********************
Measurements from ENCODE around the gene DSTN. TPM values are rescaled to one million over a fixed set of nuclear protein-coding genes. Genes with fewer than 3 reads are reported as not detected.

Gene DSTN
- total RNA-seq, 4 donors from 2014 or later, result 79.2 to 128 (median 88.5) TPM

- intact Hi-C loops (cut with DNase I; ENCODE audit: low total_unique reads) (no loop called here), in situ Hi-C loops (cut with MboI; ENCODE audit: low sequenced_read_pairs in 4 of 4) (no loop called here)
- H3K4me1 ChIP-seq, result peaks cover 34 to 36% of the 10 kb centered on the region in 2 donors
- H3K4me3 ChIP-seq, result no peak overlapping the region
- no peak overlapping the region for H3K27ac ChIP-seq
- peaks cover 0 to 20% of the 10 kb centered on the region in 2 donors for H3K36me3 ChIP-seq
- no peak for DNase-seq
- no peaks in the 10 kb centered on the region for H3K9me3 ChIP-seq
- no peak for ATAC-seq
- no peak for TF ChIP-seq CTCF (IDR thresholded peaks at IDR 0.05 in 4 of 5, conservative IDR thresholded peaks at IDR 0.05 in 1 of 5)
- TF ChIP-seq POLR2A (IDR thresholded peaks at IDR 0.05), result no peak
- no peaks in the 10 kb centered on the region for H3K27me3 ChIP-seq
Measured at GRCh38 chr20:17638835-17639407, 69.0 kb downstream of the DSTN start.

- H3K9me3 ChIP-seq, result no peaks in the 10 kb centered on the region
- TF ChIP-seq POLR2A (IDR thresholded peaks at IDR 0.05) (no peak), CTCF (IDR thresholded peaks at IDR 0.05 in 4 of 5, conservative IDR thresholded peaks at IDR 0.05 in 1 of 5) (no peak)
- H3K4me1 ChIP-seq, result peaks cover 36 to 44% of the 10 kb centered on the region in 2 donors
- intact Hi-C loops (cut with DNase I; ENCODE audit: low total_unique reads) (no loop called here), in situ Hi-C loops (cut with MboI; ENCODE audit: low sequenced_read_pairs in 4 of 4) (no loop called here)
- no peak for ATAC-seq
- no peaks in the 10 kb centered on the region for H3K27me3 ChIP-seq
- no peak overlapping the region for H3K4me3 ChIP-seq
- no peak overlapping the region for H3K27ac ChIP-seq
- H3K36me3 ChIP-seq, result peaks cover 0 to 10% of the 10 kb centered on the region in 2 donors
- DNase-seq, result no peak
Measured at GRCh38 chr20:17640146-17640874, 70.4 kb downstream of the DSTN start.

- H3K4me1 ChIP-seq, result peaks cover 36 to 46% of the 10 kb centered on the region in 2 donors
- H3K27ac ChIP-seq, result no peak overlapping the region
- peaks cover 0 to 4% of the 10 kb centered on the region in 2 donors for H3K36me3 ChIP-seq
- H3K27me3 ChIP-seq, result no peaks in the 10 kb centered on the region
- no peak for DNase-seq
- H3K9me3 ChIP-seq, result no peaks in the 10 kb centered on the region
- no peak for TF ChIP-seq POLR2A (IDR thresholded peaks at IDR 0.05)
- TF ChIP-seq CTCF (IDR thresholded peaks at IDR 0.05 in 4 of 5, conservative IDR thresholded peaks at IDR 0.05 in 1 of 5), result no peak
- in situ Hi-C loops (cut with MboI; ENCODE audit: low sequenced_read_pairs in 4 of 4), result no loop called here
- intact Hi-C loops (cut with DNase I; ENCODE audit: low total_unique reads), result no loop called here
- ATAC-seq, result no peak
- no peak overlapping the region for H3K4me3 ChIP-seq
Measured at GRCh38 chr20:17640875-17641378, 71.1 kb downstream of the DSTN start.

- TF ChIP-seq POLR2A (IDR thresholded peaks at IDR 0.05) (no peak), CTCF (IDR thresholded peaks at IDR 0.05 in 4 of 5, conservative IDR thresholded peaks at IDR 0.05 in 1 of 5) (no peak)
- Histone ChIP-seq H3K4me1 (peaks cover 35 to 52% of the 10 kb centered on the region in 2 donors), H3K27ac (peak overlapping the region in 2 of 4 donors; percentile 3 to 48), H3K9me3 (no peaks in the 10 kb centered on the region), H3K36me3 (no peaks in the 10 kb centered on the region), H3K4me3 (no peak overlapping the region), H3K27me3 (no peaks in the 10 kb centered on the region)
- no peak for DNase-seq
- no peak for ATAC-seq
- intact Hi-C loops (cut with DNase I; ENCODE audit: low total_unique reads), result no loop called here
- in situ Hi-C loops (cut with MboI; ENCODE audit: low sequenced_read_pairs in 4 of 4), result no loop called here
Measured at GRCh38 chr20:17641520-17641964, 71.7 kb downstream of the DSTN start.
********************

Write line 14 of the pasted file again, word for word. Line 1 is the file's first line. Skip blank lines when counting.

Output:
- no peaks in the 10 kb centered on the region for H3K27me3 ChIP-seq